Khami National Monument: Inside the Torwa Dynasty



Possessing subtle and mysterious beauty, Khami National Monument is one of Zimbabwe’s five World Heritage Sites. The astonishing dry walled historical site is located 22km west of Bulawayo. Another unique and exceptional testimony to a civilisation bygone, it stands as the second largest built monument after the Great Zimbabwe Ruins, with astonishing Stone Age civilization exhibiting great architecture of the iron age era.


Built around AD1450, Khami was the heart of the Butua State until its destruction around AD1644. After the abrupt collapse of the Great Zimbabwe Kingdom, there arose the Torwa dynasty – the ruling family of the Butua State. Khami Ruins were designated a National Monument in July 1937 and declared a UNESCO World Heritage Site in 1986. Now a World Heritage site, the ruins are believed to have been built by the Karanga tribe of the Rozwi Section.



With a relaxing atmosphere oozing from the elusive archaic beauty of the heritage site which is like no other, visitors are wowed by a series of protective terraced and highly decorated stone ruins which are a show of power and wealth. The main features at Khami Ruins are the Cross Ruins, Passage Ruins, Hill Complex, Precipice Ruins and Vlei Ruins, reflecting the early African urbanisation prior to colonisation. In as much as the ruins follow the pattern of the Great Zimbabwe Palace, they are a later development possessing own features and expressions, making the site conspicuous. Exploring Khami Ruins gives the tourist an opportunity to experience the picturesque magnificence of both the Zimbabwean cultural and natural heritage.


To add to the scenic rugged beauty, there is also a beautiful camping site for a greater relaxing experience. Khami Ruins also hosts a site museum which provides useful background site information. The museum was recently re-worked and the comprehensive exhibits are awe-inspiring as they give the visitor a window into the past. The friendly guides will help create a memorable experience, making a trip to Khami worth a drive out of town.



WHILE YOU ARE IN THE AREA…VIEWS FROM THE TOP AT MATOBO HILLS

With an abundance of spectacular kopjes, massive granite outcrops, boulders and the popular unique “mother and child” balancing rocks, Matobo Hills creates a dramatic cultural landscape that extends approximately 3,000 square kilometres. The beautiful hilly site boasts of over 3,500 rock artworks inside caves, cliffs surfaces and boulders, also featuring the largest concentration of rock art in Zimbabwe and the African continent as a whole.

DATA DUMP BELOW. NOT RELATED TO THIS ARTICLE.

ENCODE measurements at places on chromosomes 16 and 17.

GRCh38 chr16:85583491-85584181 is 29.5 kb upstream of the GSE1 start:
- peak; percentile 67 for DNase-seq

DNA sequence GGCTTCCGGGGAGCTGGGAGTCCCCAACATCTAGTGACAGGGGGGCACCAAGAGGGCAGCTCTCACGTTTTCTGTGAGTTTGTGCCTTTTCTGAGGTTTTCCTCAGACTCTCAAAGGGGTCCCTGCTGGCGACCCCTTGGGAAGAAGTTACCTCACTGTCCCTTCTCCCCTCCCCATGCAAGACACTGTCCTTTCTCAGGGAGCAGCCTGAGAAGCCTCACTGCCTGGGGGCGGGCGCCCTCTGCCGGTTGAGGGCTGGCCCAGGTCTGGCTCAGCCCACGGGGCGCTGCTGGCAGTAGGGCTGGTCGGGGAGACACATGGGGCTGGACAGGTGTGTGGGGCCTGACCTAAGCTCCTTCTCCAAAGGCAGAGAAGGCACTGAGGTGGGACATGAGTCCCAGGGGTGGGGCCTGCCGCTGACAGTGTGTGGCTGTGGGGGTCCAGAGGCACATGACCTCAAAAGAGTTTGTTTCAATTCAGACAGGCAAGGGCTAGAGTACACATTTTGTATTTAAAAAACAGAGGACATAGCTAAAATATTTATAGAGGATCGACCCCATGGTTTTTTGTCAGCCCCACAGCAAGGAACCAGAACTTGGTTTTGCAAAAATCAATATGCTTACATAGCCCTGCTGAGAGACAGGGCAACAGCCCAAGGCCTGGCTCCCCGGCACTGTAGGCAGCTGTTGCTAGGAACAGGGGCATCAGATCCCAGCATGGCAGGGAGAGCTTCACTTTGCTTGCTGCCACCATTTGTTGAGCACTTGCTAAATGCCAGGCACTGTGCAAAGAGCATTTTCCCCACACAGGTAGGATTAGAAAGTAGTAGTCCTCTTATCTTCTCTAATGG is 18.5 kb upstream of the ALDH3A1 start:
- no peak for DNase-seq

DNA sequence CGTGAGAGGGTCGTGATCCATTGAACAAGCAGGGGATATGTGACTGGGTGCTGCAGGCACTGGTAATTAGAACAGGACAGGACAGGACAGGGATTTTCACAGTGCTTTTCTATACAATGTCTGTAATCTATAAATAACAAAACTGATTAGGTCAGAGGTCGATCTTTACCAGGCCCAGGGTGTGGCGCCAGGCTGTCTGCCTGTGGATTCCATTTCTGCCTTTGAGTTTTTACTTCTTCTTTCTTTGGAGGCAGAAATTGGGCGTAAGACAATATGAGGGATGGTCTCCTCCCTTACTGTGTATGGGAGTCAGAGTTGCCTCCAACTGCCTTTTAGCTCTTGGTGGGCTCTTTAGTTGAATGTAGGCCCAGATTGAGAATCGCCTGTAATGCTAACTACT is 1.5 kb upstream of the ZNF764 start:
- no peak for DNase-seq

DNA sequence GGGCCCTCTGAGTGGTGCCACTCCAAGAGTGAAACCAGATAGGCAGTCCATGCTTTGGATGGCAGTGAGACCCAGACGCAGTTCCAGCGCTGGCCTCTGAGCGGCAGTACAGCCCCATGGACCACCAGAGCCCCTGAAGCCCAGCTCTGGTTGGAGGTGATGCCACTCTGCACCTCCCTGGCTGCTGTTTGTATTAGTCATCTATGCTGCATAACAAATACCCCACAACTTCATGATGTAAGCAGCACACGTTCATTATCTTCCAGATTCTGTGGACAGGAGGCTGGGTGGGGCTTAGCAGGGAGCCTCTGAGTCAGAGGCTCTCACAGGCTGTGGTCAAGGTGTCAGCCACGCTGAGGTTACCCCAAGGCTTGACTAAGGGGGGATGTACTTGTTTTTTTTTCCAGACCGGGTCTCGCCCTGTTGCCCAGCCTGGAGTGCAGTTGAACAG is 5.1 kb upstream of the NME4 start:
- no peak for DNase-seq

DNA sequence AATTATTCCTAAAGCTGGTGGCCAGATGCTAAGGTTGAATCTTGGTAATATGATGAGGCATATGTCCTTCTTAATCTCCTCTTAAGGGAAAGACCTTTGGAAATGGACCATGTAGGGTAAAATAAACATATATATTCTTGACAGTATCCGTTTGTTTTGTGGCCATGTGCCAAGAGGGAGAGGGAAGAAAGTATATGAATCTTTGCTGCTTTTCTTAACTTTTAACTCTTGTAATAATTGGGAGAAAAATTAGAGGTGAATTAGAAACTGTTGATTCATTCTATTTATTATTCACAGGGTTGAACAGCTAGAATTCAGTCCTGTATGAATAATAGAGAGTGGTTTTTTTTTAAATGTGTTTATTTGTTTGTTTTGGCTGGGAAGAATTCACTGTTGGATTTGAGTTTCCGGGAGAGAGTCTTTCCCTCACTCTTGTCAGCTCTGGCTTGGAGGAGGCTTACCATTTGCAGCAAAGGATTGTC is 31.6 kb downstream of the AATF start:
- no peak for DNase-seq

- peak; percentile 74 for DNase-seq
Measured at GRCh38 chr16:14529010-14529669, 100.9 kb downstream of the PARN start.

Located to the south of Zimbabwe’s second largest city, Bulawayo; Matobo Hills parades the bushmen’s paintings on the walls of caves and rocks using special pigments and natural minerals that have survived the onslaught of climate change and time. The exceptional and extraordinary rock art has displayed the visible remnants of Zimbabwean history.


In 2003, Matobo Hills including the Matobo National Park were also declared a World Heritage. The National Park of international acclaim occupies a total area of 44 500 hectares hosting a number of renowned tourist’s attractions including the impressive Matobo Hills. Conservationists would be delighted to know that the area is an Intensive Protection Zone for endangered black and white rhinoceros and encompasses spectacularly attractive flora and fauna. Nature lovers are treated to escorted walks, fishing, boating, game viewing, bird watching, hiking, rhino tracking and tours of the renowned rock paintings. Bambata, Pomongwe, Nswatugi and White Rhino painted caves have proven to be popular as well as the World’s View, where prominent colonial personalities such as Cecil John Rhodes are buried. Matobo National Park today is sanctuary to the largest population of white rhino, leopards, black eagles to name but a few.



A place of spiritual symbolism and preservation or traditions for some…


The Matobo hills have remained a spectacle to behold as the local community still hold them sacred as the archaic establishment is a reminder of historical events, with sites such as graves, ruins and relics dating back thousands of years through to recent events. Many have been inspired by the hills’ dramatic structure and formation which stand as evidence of the barely uninterrupted relationship between humans and their environs over numerous decades.


Regarded by some as a significant part of the soul of Zimbabwe, today the Matobo Hills are a place of peace; held in reverential awe by local communities. Traditional ceremonies are still performed, believed to assist in the making of rain in what is locally termed ‘mukwerera.’ Holding deep and mystical significance is the Njelele Hill, which is deemed holy, thereby attracting visitors locally and even from across the borders. People gather at the Njelele Shrine at given months for the famed rain making ceremony; consulting spirit medium and rainmaker uNgwali, who is believed to have extra-ordinary powers to bring the rains. In addition to the astonishing granite rock formations, Matobo Hills present emotively beautiful traditional and cultural landscapes which match no other.